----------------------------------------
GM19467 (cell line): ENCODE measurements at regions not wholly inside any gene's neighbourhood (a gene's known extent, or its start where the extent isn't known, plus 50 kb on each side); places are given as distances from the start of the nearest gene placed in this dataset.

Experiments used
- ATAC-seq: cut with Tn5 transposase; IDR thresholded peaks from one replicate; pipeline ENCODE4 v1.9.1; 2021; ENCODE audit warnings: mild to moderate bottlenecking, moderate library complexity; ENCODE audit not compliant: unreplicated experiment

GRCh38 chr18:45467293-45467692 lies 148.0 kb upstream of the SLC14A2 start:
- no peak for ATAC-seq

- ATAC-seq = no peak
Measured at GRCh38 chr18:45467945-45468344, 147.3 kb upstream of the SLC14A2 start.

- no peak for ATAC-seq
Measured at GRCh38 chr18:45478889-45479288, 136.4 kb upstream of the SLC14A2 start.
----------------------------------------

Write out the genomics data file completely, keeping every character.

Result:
GM19467 (cell line): ENCODE measurements at regions not wholly inside any gene's neighbourhood (a gene's known extent, or its start where the extent isn't known, plus 50 kb on each side); places are given as distances from the start of the nearest gene placed in this dataset.

Experiments used
- ATAC-seq: cut with Tn5 transposase; IDR thresholded peaks from one replicate; pipeline ENCODE4 v1.9.1; 2021; ENCODE audit warnings: mild to moderate bottlenecking, moderate library complexity; ENCODE audit not compliant: unreplicated experiment

GRCh38 chr18:45467293-45467692 lies 148.0 kb upstream of the SLC14A2 start:
- no peak for ATAC-seq

- ATAC-seq = no peak
Measured at GRCh38 chr18:45467945-45468344, 147.3 kb upstream of the SLC14A2 start.

- no peak for ATAC-seq
Measured at GRCh38 chr18:45478889-45479288, 136.4 kb upstream of the SLC14A2 start.